Editor's message: The Government previously postponed the reforms to IR35 in the private sector to 6 April 2021, in response to the coronavirus (COVID-19) outbreak. The Government had intended to introduce the IR35 reforms from 6 April 2020, bringing the requirements in the private sector in line with those in the public sector.
IR35 (also known as the "intermediaries legislation") is likely to apply where an individual provides their services to a client via an intermediary such as a personal service company (an arrangement known as "off-payroll working"), but the relationship with the client would otherwise suggest employment status. If IR35 does apply, the intermediary must operate PAYE and deduct income tax and national insurance contributions on salary paid to the individual.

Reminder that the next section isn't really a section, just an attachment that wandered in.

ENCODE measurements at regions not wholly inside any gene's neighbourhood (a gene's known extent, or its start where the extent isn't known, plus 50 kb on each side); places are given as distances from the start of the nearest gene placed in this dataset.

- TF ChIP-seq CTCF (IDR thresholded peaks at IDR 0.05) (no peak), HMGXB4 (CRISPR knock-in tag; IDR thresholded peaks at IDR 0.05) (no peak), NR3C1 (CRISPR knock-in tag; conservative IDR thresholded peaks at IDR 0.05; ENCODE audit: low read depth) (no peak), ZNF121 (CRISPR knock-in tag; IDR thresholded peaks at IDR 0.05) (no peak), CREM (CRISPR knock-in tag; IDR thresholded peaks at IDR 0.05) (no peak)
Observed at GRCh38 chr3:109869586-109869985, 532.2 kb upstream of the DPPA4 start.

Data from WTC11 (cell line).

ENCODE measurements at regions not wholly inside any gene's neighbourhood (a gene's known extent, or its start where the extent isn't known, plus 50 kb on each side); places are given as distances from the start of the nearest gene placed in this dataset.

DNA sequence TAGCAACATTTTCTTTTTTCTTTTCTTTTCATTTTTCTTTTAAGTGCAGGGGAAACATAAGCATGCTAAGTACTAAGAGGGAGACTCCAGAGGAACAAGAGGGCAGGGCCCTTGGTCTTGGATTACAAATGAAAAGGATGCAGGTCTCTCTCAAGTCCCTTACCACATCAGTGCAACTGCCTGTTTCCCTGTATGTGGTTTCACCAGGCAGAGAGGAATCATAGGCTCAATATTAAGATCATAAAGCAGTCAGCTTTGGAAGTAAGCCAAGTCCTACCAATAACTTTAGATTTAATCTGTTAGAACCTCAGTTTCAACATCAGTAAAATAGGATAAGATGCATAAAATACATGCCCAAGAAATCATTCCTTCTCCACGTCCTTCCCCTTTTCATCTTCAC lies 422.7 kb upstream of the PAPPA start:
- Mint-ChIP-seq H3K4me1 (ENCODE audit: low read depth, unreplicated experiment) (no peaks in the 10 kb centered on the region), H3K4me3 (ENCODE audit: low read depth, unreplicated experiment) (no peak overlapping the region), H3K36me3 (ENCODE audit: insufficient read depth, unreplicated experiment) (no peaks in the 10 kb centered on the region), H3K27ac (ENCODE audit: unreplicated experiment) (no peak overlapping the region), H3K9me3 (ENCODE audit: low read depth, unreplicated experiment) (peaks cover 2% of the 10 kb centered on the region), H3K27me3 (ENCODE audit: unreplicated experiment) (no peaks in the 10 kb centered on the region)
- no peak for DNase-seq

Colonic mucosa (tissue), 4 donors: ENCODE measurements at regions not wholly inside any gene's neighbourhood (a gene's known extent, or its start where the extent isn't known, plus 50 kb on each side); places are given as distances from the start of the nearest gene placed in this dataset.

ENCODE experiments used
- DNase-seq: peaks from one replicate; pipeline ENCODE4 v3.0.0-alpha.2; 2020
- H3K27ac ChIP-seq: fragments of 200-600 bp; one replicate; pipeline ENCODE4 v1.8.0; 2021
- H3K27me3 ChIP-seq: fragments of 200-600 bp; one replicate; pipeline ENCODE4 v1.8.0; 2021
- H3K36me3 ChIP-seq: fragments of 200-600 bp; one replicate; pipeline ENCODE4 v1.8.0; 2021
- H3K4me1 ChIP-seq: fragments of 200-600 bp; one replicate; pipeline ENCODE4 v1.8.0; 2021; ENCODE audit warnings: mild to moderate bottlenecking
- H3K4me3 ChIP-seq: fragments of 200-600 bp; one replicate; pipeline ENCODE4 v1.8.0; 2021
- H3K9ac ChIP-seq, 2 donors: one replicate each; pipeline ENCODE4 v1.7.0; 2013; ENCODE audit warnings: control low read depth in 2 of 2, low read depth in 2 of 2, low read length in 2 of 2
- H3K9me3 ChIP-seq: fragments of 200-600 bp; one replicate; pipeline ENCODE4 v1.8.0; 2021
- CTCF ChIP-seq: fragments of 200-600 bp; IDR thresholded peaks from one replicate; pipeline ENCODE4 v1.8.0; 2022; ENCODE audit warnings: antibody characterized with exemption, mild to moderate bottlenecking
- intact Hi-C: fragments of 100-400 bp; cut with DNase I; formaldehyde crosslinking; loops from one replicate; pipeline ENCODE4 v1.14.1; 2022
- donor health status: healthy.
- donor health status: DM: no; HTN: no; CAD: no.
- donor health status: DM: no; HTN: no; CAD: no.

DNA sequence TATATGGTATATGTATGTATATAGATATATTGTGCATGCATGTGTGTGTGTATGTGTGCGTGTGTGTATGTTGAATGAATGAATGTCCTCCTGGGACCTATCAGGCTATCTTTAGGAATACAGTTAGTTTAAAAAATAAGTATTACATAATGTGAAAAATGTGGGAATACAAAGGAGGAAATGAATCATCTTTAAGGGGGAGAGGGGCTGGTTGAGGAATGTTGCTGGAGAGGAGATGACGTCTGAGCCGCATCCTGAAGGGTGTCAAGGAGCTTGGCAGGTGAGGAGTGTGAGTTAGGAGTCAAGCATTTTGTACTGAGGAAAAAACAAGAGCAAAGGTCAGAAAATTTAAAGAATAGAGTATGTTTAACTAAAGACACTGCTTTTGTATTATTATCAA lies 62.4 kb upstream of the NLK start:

Since April 2017, where the client is in the public sector, it has responsibility for determining if IR35 applies where the individual provides their services via an intermediary. If they would otherwise be regarded as an employee if the arrangement was not through their intermediary, the public-sector client must make PAYE deductions.
The Government intended to introduce the same requirements on private-sector clients from 6 April 2020 (although small businesses would have been exempt). When the reforms are introduced from 6 April 2021, the client receiving the off-payroll workers' services will be responsible for deciding the individual's status and operating IR35, rather than the individual who is being engaged.
Clio Springer, senior employment law editor
HR and legal information and guidance relating to IR35.